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News August 18, 2021

Live music leaders say it’s too early to introduce ‘proof-of-vaccination’ policy in Australia

Live music leaders say it’s too early to introduce ‘proof-of-vaccination’ policy in Australia

As the debate around the introduction of a vaccine passport scheme continues to spread across the industry, several live music leaders have said that it’s too early to discuss enforcing a similar policy for the Australian events sector, citing slow vaccination rates and a general lack of support for the country’s touring industry.

The Music Network understands the topic of a proof-of-vaccine passport or negative COVID test to attend live events will be a point of discussion at an industry peak body meeting today, with many in the live sector being enthusiastic to introduce such measures to fast-track the return of events.

The push comes after two of America’s biggest events companies, AEG and Live Nation, announced the introduction of vaccination or negative testing policy for its audience and artists last week.

Both companies will officially launch their ‘No-vax no-entry’ policies in October, with Live Nation successfully testing its policy at last month’s Lollapalooza festival, where over 90% of attendees showed proof of vaccination on the first day of the festival.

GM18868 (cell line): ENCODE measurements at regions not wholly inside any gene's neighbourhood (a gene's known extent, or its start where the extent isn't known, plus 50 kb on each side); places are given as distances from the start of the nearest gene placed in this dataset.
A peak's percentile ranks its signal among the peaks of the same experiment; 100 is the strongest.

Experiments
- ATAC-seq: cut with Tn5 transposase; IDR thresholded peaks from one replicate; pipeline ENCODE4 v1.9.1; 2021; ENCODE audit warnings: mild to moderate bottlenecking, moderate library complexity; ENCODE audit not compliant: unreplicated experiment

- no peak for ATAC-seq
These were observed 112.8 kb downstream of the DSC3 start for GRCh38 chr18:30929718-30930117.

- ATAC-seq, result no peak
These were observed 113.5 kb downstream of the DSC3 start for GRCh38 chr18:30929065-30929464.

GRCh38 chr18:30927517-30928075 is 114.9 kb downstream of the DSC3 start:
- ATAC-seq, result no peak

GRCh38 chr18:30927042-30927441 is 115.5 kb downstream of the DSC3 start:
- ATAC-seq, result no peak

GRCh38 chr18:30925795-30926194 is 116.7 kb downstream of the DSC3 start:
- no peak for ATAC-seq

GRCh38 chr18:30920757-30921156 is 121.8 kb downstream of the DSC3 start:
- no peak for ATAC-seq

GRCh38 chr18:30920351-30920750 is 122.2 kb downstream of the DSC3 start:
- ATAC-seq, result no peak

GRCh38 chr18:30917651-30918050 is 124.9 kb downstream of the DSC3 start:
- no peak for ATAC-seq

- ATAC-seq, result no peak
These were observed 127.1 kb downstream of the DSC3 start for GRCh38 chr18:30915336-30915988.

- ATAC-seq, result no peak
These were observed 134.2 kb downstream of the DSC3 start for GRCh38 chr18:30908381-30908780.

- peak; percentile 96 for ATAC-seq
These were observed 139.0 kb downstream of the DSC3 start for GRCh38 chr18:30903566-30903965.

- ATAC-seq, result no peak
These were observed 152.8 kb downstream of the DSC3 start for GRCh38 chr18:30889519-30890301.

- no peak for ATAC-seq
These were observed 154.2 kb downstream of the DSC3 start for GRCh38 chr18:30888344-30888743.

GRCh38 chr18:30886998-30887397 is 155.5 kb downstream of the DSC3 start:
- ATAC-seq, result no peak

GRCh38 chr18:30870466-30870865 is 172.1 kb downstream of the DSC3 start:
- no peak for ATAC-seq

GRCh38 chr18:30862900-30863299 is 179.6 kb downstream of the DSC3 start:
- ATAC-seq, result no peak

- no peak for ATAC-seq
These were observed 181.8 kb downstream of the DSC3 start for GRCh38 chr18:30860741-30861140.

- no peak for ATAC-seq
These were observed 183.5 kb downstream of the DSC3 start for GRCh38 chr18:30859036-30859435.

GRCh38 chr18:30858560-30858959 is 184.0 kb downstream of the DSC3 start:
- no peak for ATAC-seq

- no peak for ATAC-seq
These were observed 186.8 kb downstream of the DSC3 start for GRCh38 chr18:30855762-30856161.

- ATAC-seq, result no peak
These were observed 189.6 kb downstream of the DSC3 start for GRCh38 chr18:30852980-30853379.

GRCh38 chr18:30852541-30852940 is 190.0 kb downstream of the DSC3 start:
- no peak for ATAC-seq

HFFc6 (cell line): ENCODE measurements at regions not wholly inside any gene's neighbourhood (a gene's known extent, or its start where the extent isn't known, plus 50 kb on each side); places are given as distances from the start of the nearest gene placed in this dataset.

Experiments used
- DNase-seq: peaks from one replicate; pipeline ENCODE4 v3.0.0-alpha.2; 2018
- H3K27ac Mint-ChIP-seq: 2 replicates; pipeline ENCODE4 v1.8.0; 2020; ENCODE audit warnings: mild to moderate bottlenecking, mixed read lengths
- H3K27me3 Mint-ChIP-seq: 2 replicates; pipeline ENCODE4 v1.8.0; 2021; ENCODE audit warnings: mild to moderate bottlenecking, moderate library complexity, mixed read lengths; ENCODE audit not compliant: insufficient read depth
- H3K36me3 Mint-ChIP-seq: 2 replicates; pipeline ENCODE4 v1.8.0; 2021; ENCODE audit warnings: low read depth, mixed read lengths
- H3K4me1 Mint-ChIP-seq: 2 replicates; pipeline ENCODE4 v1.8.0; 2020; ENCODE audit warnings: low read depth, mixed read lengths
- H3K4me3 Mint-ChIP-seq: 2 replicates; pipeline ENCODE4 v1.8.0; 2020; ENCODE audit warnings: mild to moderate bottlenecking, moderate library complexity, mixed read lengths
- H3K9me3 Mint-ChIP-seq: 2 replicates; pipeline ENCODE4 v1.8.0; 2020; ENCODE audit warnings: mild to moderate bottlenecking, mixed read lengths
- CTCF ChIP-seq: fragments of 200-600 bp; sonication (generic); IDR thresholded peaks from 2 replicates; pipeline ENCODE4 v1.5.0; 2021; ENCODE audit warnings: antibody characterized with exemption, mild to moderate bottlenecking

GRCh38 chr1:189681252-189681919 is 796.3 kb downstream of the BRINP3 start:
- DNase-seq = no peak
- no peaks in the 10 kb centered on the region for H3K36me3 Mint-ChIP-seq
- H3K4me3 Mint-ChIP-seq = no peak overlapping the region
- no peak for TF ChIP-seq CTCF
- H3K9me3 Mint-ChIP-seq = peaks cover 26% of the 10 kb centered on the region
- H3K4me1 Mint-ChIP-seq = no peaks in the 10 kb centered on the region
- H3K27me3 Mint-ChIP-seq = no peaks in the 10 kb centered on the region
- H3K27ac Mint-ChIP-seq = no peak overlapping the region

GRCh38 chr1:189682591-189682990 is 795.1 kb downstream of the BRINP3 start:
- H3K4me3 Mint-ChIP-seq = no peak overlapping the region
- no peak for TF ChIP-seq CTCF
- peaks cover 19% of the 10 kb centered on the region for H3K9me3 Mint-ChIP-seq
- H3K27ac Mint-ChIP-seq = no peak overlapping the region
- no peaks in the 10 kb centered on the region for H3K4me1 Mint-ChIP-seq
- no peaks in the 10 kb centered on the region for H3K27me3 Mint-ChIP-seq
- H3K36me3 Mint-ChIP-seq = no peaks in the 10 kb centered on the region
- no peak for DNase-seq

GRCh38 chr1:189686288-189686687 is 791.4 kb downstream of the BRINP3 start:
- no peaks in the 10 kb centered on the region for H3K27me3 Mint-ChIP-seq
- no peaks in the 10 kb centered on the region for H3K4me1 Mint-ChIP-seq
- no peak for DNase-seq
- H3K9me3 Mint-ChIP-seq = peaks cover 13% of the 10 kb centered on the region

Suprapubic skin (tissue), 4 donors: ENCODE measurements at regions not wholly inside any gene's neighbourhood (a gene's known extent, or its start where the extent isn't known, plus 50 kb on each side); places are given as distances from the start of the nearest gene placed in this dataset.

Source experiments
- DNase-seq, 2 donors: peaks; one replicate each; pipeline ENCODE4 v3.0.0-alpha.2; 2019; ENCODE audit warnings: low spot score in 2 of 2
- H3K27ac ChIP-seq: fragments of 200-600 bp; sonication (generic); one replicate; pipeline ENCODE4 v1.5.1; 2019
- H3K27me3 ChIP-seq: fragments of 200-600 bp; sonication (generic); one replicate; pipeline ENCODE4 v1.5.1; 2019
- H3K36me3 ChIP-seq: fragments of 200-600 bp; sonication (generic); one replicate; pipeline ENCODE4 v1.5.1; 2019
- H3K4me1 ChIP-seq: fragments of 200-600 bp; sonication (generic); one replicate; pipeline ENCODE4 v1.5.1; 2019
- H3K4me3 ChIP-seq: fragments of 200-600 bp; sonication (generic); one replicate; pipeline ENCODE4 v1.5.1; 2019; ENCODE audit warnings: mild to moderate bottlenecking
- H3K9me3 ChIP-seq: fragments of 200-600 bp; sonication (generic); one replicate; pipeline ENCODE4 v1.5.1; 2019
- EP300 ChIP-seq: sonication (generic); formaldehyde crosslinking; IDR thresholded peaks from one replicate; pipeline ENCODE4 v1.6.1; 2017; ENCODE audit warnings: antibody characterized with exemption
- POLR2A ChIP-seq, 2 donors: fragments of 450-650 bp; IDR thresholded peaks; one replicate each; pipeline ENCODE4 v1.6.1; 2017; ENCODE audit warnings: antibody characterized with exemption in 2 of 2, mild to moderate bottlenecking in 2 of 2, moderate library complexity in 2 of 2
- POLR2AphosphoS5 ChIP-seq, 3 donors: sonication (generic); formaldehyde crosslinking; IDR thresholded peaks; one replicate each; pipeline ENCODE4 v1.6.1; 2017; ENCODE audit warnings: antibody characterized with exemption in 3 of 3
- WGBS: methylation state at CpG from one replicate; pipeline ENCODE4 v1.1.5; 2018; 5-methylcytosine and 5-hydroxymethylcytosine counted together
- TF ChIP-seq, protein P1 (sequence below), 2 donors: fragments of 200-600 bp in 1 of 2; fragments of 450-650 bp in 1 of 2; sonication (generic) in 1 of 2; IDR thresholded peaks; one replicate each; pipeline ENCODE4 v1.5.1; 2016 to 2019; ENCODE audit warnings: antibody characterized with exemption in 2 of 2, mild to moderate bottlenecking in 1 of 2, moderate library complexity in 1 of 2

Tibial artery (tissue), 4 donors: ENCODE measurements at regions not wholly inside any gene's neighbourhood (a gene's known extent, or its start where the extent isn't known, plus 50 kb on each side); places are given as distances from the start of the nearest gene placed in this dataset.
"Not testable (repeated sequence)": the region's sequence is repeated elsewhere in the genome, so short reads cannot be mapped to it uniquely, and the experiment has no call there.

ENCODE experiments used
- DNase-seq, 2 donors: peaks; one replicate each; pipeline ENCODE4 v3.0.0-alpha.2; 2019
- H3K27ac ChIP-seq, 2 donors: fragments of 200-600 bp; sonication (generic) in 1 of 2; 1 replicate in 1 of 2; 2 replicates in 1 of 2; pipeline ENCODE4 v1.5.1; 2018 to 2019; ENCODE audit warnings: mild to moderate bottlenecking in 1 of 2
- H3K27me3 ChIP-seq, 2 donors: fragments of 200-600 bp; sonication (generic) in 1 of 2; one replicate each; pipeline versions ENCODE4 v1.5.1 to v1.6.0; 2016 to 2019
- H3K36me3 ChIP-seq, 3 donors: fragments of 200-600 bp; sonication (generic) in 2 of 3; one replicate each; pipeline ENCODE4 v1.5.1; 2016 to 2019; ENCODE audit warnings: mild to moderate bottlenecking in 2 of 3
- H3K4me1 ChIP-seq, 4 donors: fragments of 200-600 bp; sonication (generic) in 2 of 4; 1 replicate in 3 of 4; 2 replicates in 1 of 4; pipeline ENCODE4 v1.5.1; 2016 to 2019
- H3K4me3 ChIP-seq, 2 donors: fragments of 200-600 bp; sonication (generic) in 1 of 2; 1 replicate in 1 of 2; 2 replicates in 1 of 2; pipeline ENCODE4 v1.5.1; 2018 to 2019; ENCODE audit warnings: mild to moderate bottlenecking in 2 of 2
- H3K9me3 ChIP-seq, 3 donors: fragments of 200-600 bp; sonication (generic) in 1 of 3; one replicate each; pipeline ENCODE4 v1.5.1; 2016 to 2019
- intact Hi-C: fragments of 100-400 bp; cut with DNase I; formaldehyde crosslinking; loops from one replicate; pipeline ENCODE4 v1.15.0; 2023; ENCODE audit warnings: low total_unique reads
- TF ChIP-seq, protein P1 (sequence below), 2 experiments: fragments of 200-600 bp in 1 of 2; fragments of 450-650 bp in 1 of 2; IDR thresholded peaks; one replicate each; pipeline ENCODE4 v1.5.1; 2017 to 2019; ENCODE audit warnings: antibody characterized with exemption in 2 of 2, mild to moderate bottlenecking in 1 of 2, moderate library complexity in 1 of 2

However, those within the local events sector say that the situation in the US is drastically different from Australia’s current predicament, noting the New South Wales and Victorian lockdowns and botched vaccine rollout have rendered things difficult for the industry.

A spokesperson from Live Nation Australia confirmed to TMN that due to the current state of the live sector, it would not be introducing the same ‘No-vax no-entry’ admission policy as its US-led division in October.

However, CEO Roger Field said that Live Nation Australia would look towards working on the Government to trial similar initiatives at future events, highlighting their effectiveness within global territories.

“All over the world, showing proof of COVID vaccination or negative test is proving to be an effective way at getting fans safely back to large scale events,” Fields said.

“In Australia, when the timing is right, we need to work with Government to explore and trial these kinds of initiatives as a way to get shows back on the road.”

TEG’s CEO Geoff Jones also told TMN that while the company strongly supports the idea of a vaccine passport policy, vaccination rates would need to grow substantially before the industry could take further action.

“The vaccine rollout is the only way out of this for our country and our industry,” Jones said.

“We are not sure what is being proposed in the US will work in Australia but TEG will strongly continue to advocate that everyone needs to get the vaccine, and that we need as a country to develop a digital vaccine passport that we think the Federal Government are leading on and should continue to lead.”

Industry veteran and Chugg Entertainment chair Michael Chugg expressed a similar sentiment, saying that there is “a long way to go” in the sector’s recovery prior to introducing such a measure.

“Right now, we need all Australians to get vaccinated before there are discussions on policy, as there is a long way to go,” Chugg remarked.

A spokesperson from Frontier Touring told TMN that it was too early to discuss any measures given where Australia’s live music sector was currently at, and declined to make any further comment at this time.


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